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James A. Altena
Fanfare, November 2012

LEHAR, F.: Graf von Luxemburg (Der) (Studio Production, 1972) (NTSC) 101626
LEHAR, F.: Zigeunerliebe (Studio Production, 1974) (NTSC) 101599

At long last, more of Lehár’s operettas are making it to DVD, and high time, too.

…this version is a studio film, dating from 1972. It is thoroughly traditional in setting, and reduces the dialog considerably, which some may consider an advantage even with foreign-language subtitles. As a studio film version, this production can do all sorts of things that a stage version cannot, such as present large crowd scenes in outdoor settings, and film director Wolfgang Glück takes full advantage of his opportunities to present a lavish and beautiful production. Presumably the soundtrack is recorded separately and the acting lip-synched, but if so, that is exceptionally well done…the singing is quite good; Lilian Sukis is a radiant Angèle Didier; Helga Papouschek and Peter Fröhlich make a fine pair of young lovers in the supporting roles; and it does the heart good to have that master of operatic buffo roles, Erich Kunz, taking on the role of Count Boris and doing it to a turn, even if his voice is past its prime. The Countess Kokozov—here, made a quite likeable figure instead of an imperious dragon lady—and Pélégrin, the registrar and matchmaker who is ultimately exposed as a well-intentioned fraud, play their cameo roles for all they are worth. The conducting and choral singing are right on the mark, and the video and sound quality quite satisfactory. © 2012 Fanfare Read complete review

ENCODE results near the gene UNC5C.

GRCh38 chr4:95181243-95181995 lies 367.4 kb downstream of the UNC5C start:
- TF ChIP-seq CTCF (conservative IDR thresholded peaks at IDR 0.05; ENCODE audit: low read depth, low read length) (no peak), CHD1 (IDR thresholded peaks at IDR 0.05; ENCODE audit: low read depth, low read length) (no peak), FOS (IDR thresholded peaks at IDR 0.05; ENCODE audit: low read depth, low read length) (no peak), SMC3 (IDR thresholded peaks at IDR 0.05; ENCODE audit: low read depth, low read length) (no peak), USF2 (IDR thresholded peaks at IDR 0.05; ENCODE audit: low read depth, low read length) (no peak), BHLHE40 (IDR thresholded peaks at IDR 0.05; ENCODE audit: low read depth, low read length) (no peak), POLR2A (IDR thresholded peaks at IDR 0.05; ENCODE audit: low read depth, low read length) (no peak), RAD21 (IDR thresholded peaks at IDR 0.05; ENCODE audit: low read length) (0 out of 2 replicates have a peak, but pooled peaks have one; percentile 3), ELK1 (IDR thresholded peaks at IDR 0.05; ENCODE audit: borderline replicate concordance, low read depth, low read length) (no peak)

Ian Lace
MusicWeb International, July 2012

This production of The Count of Luxembourg is described as an ‘operetta film’; however, unlike Arthaus’s operetta film of Lehár’s Paganini, a good proportion of which was filmed en plein aire, this one is studio-bound. This is not such a bad notion considering how daft the plot is; a touch of realism might only point up its idiocies and destroy its charm. As is usual in operetta the story revolves around a series of preposterous notions and coincidences.

The costumes are gorgeous, lighting and sets attractive and the acting, for the most part, good. Most of the arias are waltz songs. Hunky Eberhard Wächter in the title role, rises with aplomb to its demanding part, the tessitura of which straddles baritone and tenor registers. Lilian Sukis as Angèle is beautiful and sophisticated, her golden soprano marvellously controlled across her range particularly in its high register. Helga Papouschek pouts sweetly and is a honeyed Juliette. Deep-voiced Erich Kunz makes a dapper and dashing but dignity-affronted Basil and nearly steals every scene in which he appears.

An enchanted evening of romance and comedy with some of Lehár’s loveliest waltz songs delivered by a first class ensemble of singers. © 2012 MusicWeb International Read complete review, June 2012

The new Arthaus Musik DVD of Der Graf von Luxemburg presents a televised performance from 1972 that is one of the best offerings of the work in recent years, assuming it is fair to count a 40-year-old version as “recent.” What makes this presentation so good is its use of genuinely operatic voices…all in top form both vocally and in their acting…as a TV adaptation—which starts with an exuberant carnival scene and features some delightful touches, such as Brissard using some of his newly acquired funds to install an electric light in his Bohème-like studio—this is quite a fine performance both musically and dramatically…for those unfamiliar with Der Graf von Luxemburg, this DVD will come as something of a revelation. © 2012 Read complete review

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